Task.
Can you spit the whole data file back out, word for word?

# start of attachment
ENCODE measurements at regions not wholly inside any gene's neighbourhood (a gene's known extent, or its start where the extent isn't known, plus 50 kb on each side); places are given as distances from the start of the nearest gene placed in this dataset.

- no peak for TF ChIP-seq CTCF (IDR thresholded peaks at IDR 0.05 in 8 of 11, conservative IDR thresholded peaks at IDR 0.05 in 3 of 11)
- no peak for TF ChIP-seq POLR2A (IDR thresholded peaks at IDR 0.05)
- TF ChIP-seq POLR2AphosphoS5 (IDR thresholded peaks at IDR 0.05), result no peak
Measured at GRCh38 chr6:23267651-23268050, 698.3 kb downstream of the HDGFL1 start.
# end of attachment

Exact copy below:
ENCODE measurements at regions not wholly inside any gene's neighbourhood (a gene's known extent, or its start where the extent isn't known, plus 50 kb on each side); places are given as distances from the start of the nearest gene placed in this dataset.

- no peak for TF ChIP-seq CTCF (IDR thresholded peaks at IDR 0.05 in 8 of 11, conservative IDR thresholded peaks at IDR 0.05 in 3 of 11)
- no peak for TF ChIP-seq POLR2A (IDR thresholded peaks at IDR 0.05)
- TF ChIP-seq POLR2AphosphoS5 (IDR thresholded peaks at IDR 0.05), result no peak
Measured at GRCh38 chr6:23267651-23268050, 698.3 kb downstream of the HDGFL1 start.